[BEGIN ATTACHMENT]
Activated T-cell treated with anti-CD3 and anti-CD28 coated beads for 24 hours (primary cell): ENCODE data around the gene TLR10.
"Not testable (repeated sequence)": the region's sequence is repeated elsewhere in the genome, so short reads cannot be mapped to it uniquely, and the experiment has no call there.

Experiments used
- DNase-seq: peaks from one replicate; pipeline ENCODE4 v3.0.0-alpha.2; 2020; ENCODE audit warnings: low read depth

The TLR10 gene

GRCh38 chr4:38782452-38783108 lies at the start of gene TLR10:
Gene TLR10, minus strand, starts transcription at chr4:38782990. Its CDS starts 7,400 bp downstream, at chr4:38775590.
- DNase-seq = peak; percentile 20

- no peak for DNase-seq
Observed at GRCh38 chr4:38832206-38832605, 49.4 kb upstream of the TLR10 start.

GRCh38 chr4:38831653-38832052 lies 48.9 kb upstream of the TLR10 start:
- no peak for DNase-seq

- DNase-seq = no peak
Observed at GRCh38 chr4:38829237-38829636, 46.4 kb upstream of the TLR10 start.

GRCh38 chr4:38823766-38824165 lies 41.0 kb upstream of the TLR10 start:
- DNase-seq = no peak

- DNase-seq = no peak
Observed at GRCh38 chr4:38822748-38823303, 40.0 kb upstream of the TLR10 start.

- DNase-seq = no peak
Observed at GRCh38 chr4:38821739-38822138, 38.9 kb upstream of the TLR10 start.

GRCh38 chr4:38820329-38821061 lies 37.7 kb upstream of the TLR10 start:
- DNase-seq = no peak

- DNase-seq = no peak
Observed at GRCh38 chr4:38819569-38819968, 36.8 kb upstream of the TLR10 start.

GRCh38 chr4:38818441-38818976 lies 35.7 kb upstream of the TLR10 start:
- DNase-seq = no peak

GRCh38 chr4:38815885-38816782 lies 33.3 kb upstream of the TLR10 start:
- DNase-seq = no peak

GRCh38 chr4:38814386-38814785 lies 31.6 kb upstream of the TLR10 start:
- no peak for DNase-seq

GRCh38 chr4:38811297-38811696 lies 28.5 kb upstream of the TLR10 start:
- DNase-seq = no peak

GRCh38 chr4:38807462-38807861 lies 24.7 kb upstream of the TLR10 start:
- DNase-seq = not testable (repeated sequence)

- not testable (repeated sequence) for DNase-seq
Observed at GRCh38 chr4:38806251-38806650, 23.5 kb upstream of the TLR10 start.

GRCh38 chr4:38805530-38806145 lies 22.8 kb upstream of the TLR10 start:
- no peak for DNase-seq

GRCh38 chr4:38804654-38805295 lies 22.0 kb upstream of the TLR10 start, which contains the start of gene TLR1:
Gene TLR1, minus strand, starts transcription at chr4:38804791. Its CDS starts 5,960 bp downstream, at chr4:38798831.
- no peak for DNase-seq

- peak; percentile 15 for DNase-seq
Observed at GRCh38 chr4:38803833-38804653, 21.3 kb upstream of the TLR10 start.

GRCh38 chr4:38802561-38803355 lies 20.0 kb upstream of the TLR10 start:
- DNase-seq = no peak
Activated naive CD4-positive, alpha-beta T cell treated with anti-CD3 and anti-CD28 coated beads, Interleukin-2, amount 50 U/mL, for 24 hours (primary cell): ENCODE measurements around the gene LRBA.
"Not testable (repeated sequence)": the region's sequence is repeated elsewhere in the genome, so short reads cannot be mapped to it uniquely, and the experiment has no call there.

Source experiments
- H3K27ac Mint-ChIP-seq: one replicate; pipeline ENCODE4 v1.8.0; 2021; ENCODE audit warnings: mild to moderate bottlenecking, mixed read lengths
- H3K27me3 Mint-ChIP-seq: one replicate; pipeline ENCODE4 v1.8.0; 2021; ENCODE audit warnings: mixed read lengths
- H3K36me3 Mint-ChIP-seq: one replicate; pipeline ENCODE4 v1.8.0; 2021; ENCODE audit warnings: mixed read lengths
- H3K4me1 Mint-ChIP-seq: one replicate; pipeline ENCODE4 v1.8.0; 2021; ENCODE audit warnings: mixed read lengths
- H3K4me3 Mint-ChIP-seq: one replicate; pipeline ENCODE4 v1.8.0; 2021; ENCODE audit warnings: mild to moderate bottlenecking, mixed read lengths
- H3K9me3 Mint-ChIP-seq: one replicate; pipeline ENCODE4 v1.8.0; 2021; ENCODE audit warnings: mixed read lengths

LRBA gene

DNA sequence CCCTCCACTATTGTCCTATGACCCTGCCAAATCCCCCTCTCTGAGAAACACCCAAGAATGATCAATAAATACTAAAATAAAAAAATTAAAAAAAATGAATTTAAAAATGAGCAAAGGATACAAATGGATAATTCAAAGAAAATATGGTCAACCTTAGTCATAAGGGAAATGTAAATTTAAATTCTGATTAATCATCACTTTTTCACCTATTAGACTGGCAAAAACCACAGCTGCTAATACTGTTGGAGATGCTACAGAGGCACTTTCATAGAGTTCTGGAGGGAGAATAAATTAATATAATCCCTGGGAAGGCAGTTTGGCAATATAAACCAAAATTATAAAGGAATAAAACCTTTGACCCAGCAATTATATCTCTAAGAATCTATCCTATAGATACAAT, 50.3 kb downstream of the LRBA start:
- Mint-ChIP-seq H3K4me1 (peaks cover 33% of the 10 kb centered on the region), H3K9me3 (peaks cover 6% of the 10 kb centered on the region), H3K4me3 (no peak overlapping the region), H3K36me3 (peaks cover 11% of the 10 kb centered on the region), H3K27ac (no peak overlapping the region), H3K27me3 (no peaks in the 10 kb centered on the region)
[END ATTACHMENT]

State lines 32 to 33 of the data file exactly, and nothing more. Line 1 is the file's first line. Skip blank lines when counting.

- DNase-seq = no peak

GRCh38 chr4:38807462-38807861 lies 24.7 kb upstream of the TLR10 start: